|The first excerpt represents the element of Air. It speaks of mental influences and the process of thought, and is drawn from On the Origin of Species by Charles Darwin:
that there has consequently been less destruction of the old and young, and
that nearly all the young have been enabled to breed. In such cases the
geometrical ratio of increase, the result of which never fails to be
surprising, simply explains the extraordinarily rapid increase and wide
diffusion of naturalised productions in their new homes.
In a state of nature almost every plant produces seed, and amongst animals
there are very few which do not annually pair. Hence we may confidently
assert, that all plants and animals are tending to increase at a
geometrical ratio, that all would most rapidly stock every station in which
they could any how exist, and that the geometrical tendency to increase
must be checked by destruction at some period of life. Our familiarity
On the Origin of Species
|The second excerpt represents the element of Fire. It speaks of emotional influences and base passions, and is drawn from On the Origin of Species by Charles Darwin:
their native country; but not one has ever become wild or feral, though the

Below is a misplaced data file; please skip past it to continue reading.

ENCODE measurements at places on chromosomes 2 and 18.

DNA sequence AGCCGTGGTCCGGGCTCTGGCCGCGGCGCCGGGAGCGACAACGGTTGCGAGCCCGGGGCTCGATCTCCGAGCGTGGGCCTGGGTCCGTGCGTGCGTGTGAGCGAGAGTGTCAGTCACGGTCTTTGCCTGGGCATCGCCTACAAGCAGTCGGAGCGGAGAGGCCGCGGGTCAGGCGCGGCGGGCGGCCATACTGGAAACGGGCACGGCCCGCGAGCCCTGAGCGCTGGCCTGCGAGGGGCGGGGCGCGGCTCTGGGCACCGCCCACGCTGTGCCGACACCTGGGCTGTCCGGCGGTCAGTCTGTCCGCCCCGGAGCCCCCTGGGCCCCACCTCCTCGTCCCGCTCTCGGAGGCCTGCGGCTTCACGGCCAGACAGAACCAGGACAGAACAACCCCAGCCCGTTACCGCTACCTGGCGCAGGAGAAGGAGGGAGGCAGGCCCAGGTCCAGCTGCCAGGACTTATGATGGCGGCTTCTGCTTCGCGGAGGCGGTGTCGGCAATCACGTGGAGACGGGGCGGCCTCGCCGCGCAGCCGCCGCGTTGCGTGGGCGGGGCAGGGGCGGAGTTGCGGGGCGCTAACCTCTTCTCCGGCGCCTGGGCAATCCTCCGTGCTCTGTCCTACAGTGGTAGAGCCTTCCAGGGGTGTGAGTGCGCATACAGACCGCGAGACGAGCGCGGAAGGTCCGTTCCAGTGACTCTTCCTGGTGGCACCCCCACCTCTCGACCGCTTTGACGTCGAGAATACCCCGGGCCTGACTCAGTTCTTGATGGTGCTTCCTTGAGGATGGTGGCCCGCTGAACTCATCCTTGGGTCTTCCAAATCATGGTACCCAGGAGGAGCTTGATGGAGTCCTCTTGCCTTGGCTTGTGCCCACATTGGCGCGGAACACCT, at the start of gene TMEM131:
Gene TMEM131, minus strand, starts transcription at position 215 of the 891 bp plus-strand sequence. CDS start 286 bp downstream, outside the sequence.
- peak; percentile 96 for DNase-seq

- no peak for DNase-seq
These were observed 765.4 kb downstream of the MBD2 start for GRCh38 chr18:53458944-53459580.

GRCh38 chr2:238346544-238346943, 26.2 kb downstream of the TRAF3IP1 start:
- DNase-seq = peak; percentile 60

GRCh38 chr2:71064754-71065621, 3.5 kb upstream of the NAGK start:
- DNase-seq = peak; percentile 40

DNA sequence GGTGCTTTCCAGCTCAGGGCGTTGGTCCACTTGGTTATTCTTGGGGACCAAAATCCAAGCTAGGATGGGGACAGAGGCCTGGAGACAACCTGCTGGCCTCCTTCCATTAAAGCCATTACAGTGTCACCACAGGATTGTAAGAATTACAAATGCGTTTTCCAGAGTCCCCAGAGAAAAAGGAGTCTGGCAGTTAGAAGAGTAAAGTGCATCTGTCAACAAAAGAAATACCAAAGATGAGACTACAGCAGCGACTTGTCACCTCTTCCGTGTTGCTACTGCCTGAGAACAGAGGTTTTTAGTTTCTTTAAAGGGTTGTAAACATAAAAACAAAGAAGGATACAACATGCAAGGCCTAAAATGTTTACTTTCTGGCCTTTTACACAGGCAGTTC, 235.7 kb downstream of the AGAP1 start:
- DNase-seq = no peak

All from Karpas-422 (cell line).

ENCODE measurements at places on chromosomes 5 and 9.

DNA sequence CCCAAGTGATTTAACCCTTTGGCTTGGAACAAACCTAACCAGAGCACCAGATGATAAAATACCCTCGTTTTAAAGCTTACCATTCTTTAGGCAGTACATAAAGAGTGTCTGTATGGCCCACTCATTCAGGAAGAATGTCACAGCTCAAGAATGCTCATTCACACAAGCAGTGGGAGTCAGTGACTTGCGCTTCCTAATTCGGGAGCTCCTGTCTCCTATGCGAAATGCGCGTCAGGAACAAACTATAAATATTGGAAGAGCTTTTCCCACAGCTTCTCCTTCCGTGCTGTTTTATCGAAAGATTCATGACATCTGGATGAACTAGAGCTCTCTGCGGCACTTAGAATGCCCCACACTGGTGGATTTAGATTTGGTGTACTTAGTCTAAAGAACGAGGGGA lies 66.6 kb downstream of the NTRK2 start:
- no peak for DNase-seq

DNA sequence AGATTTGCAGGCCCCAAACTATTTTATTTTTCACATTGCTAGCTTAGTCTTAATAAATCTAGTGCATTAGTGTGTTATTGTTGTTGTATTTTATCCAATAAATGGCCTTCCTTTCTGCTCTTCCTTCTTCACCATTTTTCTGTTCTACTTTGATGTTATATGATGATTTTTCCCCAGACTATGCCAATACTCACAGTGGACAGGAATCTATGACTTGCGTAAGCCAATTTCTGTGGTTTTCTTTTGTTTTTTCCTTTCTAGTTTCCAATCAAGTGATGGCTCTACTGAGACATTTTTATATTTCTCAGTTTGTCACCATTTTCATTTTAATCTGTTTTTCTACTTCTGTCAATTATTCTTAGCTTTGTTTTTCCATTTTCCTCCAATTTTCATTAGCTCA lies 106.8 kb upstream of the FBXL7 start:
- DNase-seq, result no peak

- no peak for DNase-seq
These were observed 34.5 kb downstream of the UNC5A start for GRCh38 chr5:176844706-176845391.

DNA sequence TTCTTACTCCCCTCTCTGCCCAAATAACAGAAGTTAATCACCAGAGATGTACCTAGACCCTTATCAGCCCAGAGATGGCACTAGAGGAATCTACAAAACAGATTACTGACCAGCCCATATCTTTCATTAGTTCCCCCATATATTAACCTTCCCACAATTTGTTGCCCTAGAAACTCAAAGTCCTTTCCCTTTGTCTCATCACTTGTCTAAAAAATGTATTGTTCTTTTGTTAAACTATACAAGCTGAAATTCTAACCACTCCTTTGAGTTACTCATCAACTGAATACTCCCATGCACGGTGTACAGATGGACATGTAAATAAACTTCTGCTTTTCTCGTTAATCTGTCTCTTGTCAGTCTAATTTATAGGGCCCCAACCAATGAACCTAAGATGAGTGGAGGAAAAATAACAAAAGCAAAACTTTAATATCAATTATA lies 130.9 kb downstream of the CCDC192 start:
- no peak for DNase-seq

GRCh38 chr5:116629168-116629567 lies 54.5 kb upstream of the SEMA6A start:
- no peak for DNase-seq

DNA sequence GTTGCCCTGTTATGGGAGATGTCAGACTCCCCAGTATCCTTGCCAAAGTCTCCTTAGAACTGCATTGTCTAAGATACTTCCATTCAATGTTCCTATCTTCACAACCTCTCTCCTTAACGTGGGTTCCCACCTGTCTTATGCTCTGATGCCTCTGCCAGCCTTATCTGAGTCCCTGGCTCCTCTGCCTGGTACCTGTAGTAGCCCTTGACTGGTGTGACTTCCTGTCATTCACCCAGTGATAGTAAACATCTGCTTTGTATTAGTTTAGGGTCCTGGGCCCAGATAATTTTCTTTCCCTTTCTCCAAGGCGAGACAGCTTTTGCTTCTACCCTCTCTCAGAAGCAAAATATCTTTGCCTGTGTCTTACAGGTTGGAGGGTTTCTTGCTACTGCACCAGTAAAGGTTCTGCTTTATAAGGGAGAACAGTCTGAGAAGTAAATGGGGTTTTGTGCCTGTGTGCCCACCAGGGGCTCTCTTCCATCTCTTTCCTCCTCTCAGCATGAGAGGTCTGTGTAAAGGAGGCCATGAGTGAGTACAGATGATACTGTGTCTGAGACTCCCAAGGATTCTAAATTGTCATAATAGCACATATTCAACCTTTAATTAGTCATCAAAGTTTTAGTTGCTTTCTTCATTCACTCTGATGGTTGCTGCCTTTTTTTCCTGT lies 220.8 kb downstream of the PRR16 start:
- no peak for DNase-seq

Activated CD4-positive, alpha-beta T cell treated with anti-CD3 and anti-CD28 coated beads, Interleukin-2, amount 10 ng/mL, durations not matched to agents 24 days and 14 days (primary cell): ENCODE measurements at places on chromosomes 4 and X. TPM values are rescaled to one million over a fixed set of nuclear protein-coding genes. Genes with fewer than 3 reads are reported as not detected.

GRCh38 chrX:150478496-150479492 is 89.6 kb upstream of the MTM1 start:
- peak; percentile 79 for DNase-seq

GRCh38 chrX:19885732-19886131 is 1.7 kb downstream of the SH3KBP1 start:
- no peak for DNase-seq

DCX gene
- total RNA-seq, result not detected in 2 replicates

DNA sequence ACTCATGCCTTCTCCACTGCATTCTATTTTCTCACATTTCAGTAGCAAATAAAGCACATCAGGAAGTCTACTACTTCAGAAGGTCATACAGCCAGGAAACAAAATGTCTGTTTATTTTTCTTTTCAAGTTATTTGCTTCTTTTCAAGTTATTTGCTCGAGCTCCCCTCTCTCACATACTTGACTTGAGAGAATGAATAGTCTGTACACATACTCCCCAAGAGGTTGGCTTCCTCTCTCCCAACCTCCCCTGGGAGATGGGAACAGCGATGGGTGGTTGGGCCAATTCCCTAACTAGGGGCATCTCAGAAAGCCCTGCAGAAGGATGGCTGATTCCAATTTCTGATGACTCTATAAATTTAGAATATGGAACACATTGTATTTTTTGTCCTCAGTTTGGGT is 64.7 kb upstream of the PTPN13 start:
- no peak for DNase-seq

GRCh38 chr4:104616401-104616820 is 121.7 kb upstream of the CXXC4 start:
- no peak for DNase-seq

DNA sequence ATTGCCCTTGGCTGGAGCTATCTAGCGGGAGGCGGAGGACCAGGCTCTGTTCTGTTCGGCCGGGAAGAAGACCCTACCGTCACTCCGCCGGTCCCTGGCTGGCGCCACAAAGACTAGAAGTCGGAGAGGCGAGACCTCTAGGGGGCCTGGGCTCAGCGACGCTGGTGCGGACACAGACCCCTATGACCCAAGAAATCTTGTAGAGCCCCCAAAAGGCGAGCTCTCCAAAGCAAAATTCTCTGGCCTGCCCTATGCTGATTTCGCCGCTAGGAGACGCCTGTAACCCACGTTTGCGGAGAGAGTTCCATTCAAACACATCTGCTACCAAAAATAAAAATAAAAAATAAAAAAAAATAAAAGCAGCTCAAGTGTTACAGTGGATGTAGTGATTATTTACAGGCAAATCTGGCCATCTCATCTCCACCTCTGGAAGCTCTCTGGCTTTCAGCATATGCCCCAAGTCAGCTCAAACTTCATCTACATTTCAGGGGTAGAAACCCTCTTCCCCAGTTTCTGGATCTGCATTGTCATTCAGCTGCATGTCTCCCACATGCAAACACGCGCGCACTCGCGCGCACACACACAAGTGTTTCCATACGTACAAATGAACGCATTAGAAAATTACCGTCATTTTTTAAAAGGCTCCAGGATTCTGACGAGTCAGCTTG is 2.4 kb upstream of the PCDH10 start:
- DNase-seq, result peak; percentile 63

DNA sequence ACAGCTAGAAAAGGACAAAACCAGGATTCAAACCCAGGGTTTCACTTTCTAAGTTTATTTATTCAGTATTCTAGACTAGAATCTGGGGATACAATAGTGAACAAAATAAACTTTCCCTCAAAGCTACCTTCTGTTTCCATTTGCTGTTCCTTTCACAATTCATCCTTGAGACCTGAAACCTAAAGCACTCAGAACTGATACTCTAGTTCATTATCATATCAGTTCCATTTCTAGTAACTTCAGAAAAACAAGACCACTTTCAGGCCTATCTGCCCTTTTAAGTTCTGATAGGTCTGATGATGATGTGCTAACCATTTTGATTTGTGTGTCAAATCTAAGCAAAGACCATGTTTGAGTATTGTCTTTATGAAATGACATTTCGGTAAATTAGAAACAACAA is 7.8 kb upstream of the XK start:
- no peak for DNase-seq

dovecot-pigeon, which is the rock-pigeon in a very slightly altered state,
has become feral in several places. Again, all recent experience shows
that it is most difficult to get any wild animal to breed freely under
domestication; yet on the hypothesis of the multiple origin of our pigeons,
it must be assumed that at least seven or eight species were so thoroughly
domesticated in ancient times by half-civilized man, as to be quite
prolific under confinement.
An argument, as it seems to me, of great weight, and applicable in several
other cases, is, that the above-specified breeds, though agreeing generally
in constitution, habits, voice, colouring, and in most parts of their
On the Origin of Species
|The third excerpt represents the element of Water. It speaks of pure spiritual influences and feelings of love, and is drawn from A House of Pomegranates by Oscar Wilde:
would pray they make mouths at me. They are lost, I tell thee,
they are lost. For them there is no heaven nor hell, and in
neither shall they praise God's name.'
'Father,' cried the young Fisherman, 'thou knowest not what thou
sayest. Once in my net I snared the daughter of a King. She is
fairer than the morning star, and whiter than the moon. For her
body I would give my soul, and for her love I would surrender
heaven. Tell me what I ask of thee, and let me go in peace.'
'Away! Away!' cried the Priest: 'thy leman is lost, and thou
shalt be lost with her.'
And he gave him no blessing, but drove him from his door.
|The fourth excerpt represents the element of Earth. It speaks of physical influences and the impact of the unseen on the visible world, and is drawn from A Midsummer Night's Dream by William Shakespeare:
Then slip I from her bum, downe topples she,
And tailour cries, and fals into a coffe.
And then the whole quire hold their hips, and loffe,
And waxen in their mirth, and neeze, and sweare,
A merrier houre was neuer wasted there.
But roome Fairy, heere comes Oberon
Fair. And heere my Mistris:
Would that he were gone.
Enter the King of Fairies at one doore with his traine, and the
another with hers.
A Midsummer Night's Dream